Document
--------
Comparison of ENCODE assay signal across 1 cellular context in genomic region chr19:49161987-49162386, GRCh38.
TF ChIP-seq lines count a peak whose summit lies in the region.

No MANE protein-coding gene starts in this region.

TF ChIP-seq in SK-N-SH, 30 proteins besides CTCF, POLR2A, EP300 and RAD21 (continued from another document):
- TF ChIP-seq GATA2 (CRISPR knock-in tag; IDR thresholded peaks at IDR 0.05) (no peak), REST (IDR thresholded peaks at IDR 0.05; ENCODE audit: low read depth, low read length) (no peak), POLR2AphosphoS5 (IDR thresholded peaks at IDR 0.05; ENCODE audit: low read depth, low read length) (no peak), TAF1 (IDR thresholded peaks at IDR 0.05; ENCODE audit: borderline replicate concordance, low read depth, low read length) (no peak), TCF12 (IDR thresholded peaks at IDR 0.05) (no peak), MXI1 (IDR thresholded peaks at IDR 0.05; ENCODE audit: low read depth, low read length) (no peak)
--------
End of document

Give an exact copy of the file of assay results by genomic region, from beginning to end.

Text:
Comparison of ENCODE assay signal across 1 cellular context in genomic region chr19:49161987-49162386, GRCh38.
TF ChIP-seq lines count a peak whose summit lies in the region.

No MANE protein-coding gene starts in this region.

TF ChIP-seq in SK-N-SH, 30 proteins besides CTCF, POLR2A, EP300 and RAD21 (continued from another document):
- TF ChIP-seq GATA2 (CRISPR knock-in tag; IDR thresholded peaks at IDR 0.05) (no peak), REST (IDR thresholded peaks at IDR 0.05; ENCODE audit: low read depth, low read length) (no peak), POLR2AphosphoS5 (IDR thresholded peaks at IDR 0.05; ENCODE audit: low read depth, low read length) (no peak), TAF1 (IDR thresholded peaks at IDR 0.05; ENCODE audit: borderline replicate concordance, low read depth, low read length) (no peak), TCF12 (IDR thresholded peaks at IDR 0.05) (no peak), MXI1 (IDR thresholded peaks at IDR 0.05; ENCODE audit: low read depth, low read length) (no peak)